From suspenseful reads to literary tweeds…
I am not going to tell you how it ends. The Little Stranger will pull you in, sit you down and have you reading late into the night. I read this book on a holiday and my boyfriend, an avid holiday reader, kept stealing it from me. So, he would read it in the morning, and I would read it in the afternoon. He defended himself by saying it was good; after all, it was shortlisted for the Man Booker prize and was the New York Times Notable Book of 2009. He is a swift reader and did not tell me how it ended but only gave me a shrug. Surprising, after he had grabbed the novel every time I had left my poolside chair for only a moment. I felt the same way when I finished. Unfortunately, the ending disappoints and is far-fetched.
Sarah Waters is a wonderful creator of characters and their inner psychological conflicts. The doctor is almost as lonely as Hundreds Hall, an old mansion in England possessing many secrets. You will enjoy this book if you like good British ghost stories. The interplay between the characters drives the story forward: the charming old widow, the son carrying ill memories of the war, the responsible yet suffocated daughter, and the doctor who becomes personally involved in their lives.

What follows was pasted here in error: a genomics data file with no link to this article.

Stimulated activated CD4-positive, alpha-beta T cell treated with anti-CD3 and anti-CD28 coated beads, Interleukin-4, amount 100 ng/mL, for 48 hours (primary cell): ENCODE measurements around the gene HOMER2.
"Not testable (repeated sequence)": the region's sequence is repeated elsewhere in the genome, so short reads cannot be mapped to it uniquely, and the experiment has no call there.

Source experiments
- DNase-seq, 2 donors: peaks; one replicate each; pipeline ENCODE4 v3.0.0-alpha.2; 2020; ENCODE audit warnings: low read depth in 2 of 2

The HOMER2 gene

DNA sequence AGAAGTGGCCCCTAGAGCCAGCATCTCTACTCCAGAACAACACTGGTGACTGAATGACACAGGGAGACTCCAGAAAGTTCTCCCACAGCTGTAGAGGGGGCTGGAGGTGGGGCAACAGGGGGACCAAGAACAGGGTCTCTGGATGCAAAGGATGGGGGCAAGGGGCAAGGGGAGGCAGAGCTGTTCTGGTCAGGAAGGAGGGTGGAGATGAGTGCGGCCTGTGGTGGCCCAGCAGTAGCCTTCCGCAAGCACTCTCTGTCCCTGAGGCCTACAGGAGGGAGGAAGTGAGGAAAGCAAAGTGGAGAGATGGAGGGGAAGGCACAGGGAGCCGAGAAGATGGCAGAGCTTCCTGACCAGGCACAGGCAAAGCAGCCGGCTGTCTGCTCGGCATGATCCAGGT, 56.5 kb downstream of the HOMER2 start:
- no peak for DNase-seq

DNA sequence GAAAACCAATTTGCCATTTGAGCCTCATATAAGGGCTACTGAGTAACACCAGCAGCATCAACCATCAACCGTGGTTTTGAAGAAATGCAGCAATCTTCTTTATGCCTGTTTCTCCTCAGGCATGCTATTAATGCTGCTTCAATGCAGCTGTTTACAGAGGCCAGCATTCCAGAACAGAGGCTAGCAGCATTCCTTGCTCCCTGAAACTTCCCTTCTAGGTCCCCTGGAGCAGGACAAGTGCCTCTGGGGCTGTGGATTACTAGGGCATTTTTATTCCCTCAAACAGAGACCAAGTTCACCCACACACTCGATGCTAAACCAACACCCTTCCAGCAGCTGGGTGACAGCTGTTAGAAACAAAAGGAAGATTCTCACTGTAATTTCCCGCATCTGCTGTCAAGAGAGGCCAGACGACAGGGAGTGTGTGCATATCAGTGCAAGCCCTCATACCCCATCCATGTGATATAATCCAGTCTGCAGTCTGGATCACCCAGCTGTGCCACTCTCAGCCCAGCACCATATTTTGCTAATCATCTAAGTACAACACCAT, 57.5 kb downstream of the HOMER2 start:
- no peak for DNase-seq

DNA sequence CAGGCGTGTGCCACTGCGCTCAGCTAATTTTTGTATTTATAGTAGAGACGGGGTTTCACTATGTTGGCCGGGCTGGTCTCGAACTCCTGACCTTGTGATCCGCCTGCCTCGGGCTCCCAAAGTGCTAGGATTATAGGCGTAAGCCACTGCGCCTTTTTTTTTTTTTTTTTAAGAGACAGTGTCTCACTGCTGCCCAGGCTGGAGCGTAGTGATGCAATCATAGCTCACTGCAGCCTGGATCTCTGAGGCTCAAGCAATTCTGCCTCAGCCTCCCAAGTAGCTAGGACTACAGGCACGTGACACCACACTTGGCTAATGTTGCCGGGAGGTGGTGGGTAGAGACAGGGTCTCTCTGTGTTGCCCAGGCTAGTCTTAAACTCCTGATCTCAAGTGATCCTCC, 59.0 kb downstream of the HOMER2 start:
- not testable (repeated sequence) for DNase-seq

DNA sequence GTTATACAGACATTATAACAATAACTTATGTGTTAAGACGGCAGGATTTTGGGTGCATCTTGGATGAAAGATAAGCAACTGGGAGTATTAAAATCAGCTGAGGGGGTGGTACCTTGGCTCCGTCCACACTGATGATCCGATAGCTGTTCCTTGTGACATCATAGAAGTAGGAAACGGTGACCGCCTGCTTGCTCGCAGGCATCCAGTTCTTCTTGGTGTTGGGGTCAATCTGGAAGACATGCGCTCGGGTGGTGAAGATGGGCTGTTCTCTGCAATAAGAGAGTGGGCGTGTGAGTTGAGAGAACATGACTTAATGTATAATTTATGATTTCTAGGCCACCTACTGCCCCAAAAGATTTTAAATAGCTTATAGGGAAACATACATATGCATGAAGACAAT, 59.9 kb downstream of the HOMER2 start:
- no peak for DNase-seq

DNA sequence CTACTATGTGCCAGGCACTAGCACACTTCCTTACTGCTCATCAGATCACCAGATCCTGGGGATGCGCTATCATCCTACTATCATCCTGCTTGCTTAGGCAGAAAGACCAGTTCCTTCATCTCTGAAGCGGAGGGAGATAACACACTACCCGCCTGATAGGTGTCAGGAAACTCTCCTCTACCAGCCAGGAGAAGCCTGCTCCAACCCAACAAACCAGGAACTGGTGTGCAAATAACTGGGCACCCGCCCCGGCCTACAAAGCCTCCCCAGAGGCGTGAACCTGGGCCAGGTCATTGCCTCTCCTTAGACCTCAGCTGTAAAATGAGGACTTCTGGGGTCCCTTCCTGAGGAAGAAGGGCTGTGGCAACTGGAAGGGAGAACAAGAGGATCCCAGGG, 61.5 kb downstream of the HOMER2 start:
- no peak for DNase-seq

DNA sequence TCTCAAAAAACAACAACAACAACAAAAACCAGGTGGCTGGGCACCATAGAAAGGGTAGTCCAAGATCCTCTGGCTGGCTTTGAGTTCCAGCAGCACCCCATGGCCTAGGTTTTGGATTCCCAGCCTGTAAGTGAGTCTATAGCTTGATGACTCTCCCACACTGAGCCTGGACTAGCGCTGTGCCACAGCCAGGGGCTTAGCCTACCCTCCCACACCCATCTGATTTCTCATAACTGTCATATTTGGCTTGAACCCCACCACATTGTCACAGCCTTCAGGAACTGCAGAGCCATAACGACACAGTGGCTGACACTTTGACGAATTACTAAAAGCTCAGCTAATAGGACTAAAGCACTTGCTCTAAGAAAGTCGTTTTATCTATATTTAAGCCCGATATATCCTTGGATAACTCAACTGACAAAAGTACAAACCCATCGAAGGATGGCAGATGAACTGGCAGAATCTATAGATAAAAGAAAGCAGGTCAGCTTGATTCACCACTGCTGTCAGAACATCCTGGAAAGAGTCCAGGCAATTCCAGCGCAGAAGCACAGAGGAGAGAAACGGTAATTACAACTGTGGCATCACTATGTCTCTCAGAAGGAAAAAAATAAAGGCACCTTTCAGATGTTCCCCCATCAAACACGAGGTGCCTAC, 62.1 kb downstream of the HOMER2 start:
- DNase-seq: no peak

The house itself decays as the family does and parallels the death of one way of life replaced by the modernization of the surrounding community. The characters peel off their guises as the wallpaper peels off the house.
Is there a ghost or is it all in their heads? Science and logic battle inner demons.
I am going to read more of Sarah Waters, and you should still read this book. I would have rated it higher if I had liked the ending.